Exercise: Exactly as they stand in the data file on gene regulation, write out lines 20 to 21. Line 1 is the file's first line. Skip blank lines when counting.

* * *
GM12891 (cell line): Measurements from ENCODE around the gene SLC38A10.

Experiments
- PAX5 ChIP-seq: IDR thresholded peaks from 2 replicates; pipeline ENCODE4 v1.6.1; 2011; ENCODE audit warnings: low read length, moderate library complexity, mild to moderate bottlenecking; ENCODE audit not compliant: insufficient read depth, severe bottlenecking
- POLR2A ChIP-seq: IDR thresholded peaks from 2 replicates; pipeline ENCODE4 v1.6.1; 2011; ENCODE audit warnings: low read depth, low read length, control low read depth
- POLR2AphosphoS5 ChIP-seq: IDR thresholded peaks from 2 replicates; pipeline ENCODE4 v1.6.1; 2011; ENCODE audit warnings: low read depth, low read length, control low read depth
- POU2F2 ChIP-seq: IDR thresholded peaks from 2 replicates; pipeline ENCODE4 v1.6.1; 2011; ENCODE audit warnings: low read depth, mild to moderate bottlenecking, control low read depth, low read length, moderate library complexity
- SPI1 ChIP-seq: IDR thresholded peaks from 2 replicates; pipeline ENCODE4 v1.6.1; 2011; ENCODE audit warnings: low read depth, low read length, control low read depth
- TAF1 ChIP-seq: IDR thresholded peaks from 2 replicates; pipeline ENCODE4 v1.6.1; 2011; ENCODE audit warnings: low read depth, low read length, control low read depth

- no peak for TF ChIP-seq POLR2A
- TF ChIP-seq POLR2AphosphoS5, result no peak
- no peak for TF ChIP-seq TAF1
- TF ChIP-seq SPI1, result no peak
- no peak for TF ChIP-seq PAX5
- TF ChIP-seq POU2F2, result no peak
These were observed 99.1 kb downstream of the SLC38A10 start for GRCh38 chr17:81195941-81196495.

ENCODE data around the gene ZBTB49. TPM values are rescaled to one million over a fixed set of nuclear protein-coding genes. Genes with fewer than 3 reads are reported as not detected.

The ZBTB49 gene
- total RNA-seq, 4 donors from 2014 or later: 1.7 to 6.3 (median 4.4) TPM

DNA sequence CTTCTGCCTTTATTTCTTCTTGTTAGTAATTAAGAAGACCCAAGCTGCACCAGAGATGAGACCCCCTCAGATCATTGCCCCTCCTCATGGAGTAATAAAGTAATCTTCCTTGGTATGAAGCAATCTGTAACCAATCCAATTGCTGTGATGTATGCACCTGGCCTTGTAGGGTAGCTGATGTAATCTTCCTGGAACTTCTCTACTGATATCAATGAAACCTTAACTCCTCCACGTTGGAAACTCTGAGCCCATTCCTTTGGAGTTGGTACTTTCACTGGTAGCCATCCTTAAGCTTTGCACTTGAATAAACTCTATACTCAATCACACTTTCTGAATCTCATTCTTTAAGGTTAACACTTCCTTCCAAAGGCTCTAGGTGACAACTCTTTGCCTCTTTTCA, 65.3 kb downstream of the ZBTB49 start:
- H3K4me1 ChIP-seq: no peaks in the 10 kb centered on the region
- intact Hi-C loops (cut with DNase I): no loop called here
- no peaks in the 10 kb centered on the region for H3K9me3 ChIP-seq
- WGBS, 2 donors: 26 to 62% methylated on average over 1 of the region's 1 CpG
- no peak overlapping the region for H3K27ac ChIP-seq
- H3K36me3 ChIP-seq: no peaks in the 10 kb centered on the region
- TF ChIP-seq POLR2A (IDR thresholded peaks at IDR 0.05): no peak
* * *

- H3K4me1 ChIP-seq: no peaks in the 10 kb centered on the region
- intact Hi-C loops (cut with DNase I): no loop called here